If you had told my twenty-year-old self that I would one day enthusiastically sign up for eight hours of hard workout spread over two days, she would have looked at you as if you were crazy and gone back to making chain mail, eating pizza, and watching TV.
I acknowledge the irony of after a sedentary life, suddenly finding fitness in my forties. (Sometimes I make little offerings of ibuprofen to the gods of irony and aching muscles.) But there it is. The more I exercise, the better I feel, and I’ve finally found a team sport that I enjoy. So I’m not young, what can I do about that? Sit on the sidelines and sigh? No, it seems a better route to get out there and do what I can for as long as I can.
Being older in some ways is rather freeing. I don’t have to worry about saving up my body for my later years. It also adds a bit of urgency, “Do this now! While you still can!” Which really, applies to all of life when you think about it.
But back to the bootcamp. It was hard, it was terrifying, it was hella fun. We skated and did things like skated laps with all our weight on one leg (until it felt like it would fall off) and then skated laps with all our weight on the other leg (until it felt like it would fall off.) It sounds masochistic, but afterwards, my cross-overs were stronger and I understood better how to push fast around corners.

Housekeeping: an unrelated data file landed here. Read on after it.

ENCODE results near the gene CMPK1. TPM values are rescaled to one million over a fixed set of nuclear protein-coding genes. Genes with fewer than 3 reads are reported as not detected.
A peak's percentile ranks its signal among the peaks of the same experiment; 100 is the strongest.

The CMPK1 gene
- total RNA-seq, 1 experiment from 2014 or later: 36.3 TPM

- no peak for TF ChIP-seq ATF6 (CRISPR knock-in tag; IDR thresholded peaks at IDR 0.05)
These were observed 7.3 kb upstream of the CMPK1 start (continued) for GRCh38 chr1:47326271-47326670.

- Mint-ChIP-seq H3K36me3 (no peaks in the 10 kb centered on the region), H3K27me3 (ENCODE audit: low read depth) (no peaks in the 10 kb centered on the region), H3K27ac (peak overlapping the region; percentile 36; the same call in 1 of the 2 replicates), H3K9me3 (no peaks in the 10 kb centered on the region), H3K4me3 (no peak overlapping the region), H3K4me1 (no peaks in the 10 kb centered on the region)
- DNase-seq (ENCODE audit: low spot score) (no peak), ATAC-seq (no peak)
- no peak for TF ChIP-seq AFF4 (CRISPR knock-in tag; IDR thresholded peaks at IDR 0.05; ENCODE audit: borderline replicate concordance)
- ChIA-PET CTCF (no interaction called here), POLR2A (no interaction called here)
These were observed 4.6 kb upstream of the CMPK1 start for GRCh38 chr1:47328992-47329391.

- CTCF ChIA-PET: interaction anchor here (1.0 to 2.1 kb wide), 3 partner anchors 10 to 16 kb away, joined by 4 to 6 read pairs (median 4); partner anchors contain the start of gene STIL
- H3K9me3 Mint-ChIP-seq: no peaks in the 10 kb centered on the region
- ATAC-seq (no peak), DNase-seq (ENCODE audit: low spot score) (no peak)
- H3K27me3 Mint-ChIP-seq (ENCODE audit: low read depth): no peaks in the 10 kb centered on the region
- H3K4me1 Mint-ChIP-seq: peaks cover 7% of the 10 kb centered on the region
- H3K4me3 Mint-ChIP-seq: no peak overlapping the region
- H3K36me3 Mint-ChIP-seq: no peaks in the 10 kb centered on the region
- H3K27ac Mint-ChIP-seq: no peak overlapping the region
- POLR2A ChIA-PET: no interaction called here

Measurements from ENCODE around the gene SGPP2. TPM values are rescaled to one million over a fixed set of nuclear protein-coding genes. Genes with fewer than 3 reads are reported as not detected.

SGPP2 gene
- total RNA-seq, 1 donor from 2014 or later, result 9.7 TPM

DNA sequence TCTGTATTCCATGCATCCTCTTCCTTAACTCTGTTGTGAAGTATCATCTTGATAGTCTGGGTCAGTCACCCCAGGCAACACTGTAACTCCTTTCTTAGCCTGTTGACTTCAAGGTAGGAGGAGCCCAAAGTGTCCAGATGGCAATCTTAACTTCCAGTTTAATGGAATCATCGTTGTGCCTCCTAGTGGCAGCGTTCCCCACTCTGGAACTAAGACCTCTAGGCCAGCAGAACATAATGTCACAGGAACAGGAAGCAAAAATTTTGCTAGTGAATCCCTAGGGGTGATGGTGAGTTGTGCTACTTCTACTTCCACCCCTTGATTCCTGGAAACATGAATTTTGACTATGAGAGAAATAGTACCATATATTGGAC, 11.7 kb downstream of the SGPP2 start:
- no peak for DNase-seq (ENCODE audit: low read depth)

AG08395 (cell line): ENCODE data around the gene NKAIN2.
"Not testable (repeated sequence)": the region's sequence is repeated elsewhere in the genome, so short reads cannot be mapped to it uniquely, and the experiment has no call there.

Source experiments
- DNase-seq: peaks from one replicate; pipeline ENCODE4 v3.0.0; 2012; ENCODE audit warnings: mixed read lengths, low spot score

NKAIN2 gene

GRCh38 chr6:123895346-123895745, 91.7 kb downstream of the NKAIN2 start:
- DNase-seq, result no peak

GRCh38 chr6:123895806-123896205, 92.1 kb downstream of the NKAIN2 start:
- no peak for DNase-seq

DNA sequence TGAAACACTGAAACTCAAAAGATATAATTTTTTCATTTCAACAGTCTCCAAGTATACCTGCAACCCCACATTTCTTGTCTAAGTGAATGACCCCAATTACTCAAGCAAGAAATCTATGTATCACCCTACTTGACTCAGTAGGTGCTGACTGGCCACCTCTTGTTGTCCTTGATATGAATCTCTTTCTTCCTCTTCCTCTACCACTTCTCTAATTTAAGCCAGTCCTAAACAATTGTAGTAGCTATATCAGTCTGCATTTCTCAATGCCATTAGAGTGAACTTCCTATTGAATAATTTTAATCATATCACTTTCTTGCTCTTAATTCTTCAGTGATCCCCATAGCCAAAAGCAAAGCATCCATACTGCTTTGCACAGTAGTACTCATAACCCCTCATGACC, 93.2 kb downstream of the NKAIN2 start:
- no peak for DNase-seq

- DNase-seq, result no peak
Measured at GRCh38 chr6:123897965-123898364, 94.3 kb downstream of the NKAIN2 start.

We did scrimmage drills, and blocking drills, and start-after-start. I’m a bit scared of starts, where you run on your toe-stops for a while, because the first time I tried one, my feet flew out from under me and I landed on the back of my head—hard. But doing something hard over and over again makes it less scary (another of those lessons that apply elsewhere in life.) I learned that my toe stops were too high, I was supposed to be running on the balls of my feet in starts, not on-pointe, like a ballerina. I also, on the advice of one of the coaches, went out and bought much bigger toe stops, the size of a snuff can instead of a quarter. I’m feeling much sturdier on my starts now.
We got to slam into pads—hard, and that was fun, too. (Though two days later my ribs and neck complained.)
As always occurs at these things, I was working too hard and having too much fun to stop and take pictures when everyone was on the track, but here are a couple of shots to give you the flavor of the place.
For the first time in my life, I might be starting to consider myself an athlete. It’s odd the twists life takes.